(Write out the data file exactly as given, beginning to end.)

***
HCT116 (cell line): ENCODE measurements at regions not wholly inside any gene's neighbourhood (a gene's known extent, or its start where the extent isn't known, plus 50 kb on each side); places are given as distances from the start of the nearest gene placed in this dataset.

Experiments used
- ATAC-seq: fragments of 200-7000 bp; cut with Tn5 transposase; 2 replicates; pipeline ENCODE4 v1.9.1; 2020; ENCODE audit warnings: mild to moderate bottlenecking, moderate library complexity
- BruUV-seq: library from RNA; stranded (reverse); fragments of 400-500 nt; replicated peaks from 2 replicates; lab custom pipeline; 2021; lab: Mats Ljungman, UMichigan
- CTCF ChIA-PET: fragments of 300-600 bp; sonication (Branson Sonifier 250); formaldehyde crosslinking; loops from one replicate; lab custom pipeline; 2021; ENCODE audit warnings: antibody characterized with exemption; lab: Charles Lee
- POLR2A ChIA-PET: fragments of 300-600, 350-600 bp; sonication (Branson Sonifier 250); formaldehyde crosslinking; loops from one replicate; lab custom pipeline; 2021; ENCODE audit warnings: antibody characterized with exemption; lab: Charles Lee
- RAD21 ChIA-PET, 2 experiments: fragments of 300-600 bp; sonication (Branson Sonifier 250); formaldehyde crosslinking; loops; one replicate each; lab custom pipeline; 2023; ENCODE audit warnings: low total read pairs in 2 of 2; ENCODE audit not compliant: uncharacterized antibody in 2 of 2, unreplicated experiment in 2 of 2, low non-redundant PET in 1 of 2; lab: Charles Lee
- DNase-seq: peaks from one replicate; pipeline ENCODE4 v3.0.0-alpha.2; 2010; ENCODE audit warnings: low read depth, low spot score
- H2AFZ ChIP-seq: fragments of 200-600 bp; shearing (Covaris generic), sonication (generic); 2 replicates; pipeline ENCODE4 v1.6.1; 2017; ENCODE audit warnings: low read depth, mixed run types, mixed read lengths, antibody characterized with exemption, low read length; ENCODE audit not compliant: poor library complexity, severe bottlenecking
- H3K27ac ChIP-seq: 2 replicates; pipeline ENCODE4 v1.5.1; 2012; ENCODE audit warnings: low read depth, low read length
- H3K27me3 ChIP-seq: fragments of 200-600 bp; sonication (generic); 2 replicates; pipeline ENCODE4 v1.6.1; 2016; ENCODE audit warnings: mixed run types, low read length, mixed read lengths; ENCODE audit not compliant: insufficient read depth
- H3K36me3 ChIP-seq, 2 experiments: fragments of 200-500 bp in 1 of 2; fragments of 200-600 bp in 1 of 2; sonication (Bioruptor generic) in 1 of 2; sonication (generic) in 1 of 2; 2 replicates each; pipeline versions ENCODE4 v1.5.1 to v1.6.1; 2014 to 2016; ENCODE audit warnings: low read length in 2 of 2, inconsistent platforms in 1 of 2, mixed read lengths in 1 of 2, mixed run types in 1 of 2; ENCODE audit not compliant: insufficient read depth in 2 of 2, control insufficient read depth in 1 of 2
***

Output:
HCT116 (cell line): ENCODE measurements at regions not wholly inside any gene's neighbourhood (a gene's known extent, or its start where the extent isn't known, plus 50 kb on each side); places are given as distances from the start of the nearest gene placed in this dataset.

Experiments used
- ATAC-seq: fragments of 200-7000 bp; cut with Tn5 transposase; 2 replicates; pipeline ENCODE4 v1.9.1; 2020; ENCODE audit warnings: mild to moderate bottlenecking, moderate library complexity
- BruUV-seq: library from RNA; stranded (reverse); fragments of 400-500 nt; replicated peaks from 2 replicates; lab custom pipeline; 2021; lab: Mats Ljungman, UMichigan
- CTCF ChIA-PET: fragments of 300-600 bp; sonication (Branson Sonifier 250); formaldehyde crosslinking; loops from one replicate; lab custom pipeline; 2021; ENCODE audit warnings: antibody characterized with exemption; lab: Charles Lee
- POLR2A ChIA-PET: fragments of 300-600, 350-600 bp; sonication (Branson Sonifier 250); formaldehyde crosslinking; loops from one replicate; lab custom pipeline; 2021; ENCODE audit warnings: antibody characterized with exemption; lab: Charles Lee
- RAD21 ChIA-PET, 2 experiments: fragments of 300-600 bp; sonication (Branson Sonifier 250); formaldehyde crosslinking; loops; one replicate each; lab custom pipeline; 2023; ENCODE audit warnings: low total read pairs in 2 of 2; ENCODE audit not compliant: uncharacterized antibody in 2 of 2, unreplicated experiment in 2 of 2, low non-redundant PET in 1 of 2; lab: Charles Lee
- DNase-seq: peaks from one replicate; pipeline ENCODE4 v3.0.0-alpha.2; 2010; ENCODE audit warnings: low read depth, low spot score
- H2AFZ ChIP-seq: fragments of 200-600 bp; shearing (Covaris generic), sonication (generic); 2 replicates; pipeline ENCODE4 v1.6.1; 2017; ENCODE audit warnings: low read depth, mixed run types, mixed read lengths, antibody characterized with exemption, low read length; ENCODE audit not compliant: poor library complexity, severe bottlenecking
- H3K27ac ChIP-seq: 2 replicates; pipeline ENCODE4 v1.5.1; 2012; ENCODE audit warnings: low read depth, low read length
- H3K27me3 ChIP-seq: fragments of 200-600 bp; sonication (generic); 2 replicates; pipeline ENCODE4 v1.6.1; 2016; ENCODE audit warnings: mixed run types, low read length, mixed read lengths; ENCODE audit not compliant: insufficient read depth
- H3K36me3 ChIP-seq, 2 experiments: fragments of 200-500 bp in 1 of 2; fragments of 200-600 bp in 1 of 2; sonication (Bioruptor generic) in 1 of 2; sonication (generic) in 1 of 2; 2 replicates each; pipeline versions ENCODE4 v1.5.1 to v1.6.1; 2014 to 2016; ENCODE audit warnings: low read length in 2 of 2, inconsistent platforms in 1 of 2, mixed read lengths in 1 of 2, mixed run types in 1 of 2; ENCODE audit not compliant: insufficient read depth in 2 of 2, control insufficient read depth in 1 of 2